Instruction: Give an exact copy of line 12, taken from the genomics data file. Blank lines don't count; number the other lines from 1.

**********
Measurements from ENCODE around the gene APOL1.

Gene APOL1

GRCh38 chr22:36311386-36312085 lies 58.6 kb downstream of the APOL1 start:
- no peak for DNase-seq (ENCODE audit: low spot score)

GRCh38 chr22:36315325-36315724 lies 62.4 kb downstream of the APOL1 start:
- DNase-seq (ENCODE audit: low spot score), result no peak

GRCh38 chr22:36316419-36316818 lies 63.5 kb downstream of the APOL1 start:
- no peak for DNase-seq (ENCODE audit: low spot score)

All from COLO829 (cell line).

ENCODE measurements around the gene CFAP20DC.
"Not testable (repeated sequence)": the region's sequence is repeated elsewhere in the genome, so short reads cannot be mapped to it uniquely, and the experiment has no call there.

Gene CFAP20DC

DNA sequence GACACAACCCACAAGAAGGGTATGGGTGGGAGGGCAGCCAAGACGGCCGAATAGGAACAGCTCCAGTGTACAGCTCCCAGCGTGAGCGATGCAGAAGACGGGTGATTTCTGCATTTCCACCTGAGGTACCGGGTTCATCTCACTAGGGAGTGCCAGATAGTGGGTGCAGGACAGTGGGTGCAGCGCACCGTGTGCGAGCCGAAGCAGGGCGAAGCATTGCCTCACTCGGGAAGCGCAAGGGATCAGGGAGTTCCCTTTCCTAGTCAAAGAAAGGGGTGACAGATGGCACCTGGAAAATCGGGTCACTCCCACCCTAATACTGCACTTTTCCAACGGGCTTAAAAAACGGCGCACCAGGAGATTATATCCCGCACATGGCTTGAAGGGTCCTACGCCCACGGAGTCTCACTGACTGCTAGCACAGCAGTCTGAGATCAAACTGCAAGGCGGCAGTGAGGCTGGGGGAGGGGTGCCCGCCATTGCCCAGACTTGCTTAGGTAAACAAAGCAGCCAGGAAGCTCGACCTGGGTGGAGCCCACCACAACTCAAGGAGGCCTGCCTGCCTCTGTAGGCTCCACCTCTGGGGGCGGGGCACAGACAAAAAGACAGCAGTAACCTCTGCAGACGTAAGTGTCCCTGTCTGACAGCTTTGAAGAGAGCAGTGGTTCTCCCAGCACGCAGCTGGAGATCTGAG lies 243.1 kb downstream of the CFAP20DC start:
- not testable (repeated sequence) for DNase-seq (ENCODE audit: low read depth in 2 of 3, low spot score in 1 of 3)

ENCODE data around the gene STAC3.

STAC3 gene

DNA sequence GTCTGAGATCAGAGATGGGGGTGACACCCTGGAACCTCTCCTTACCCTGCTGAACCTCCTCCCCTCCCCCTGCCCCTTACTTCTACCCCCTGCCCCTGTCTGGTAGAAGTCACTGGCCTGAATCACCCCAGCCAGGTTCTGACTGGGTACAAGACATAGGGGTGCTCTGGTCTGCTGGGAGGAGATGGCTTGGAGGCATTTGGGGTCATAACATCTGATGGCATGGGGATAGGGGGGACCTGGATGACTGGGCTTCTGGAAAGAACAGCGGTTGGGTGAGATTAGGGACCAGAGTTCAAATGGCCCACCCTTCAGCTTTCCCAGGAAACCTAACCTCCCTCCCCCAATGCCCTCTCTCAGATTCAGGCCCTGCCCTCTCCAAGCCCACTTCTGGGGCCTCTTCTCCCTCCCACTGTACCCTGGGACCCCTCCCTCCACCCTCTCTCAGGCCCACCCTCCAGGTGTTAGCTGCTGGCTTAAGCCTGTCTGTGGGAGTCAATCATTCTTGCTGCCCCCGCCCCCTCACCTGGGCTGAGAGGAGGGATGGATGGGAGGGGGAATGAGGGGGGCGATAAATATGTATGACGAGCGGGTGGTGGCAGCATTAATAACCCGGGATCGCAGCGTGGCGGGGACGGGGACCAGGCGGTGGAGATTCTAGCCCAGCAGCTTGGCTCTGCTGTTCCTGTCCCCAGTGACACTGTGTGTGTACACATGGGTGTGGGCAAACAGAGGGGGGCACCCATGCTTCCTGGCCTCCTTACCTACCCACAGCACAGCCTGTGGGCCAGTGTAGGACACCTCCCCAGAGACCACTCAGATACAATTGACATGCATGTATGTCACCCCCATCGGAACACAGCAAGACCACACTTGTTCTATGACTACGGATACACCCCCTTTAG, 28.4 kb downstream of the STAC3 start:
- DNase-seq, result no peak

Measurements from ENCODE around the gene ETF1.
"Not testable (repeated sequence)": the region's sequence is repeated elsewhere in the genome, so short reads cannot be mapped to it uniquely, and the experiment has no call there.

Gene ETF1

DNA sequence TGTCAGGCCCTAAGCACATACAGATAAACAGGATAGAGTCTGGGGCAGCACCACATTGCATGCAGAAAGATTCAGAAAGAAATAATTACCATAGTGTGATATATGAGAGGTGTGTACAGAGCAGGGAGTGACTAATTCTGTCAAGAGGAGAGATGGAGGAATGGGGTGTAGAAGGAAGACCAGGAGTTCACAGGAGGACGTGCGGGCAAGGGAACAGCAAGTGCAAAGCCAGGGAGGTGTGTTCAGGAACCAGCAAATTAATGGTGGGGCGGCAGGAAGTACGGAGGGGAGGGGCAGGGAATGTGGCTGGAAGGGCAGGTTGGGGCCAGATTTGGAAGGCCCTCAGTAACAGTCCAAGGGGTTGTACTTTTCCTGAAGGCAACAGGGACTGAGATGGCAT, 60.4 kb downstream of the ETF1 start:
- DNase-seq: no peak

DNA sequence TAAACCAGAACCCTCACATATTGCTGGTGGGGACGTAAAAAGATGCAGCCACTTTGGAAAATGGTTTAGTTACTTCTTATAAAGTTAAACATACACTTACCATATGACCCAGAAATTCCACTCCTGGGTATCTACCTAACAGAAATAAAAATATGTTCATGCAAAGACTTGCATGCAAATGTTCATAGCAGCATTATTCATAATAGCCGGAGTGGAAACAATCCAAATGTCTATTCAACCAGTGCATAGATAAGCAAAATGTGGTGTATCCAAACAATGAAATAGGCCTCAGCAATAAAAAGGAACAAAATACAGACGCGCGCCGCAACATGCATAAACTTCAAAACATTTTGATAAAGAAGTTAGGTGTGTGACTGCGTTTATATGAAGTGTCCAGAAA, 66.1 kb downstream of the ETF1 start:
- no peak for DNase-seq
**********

Gene CFAP20DC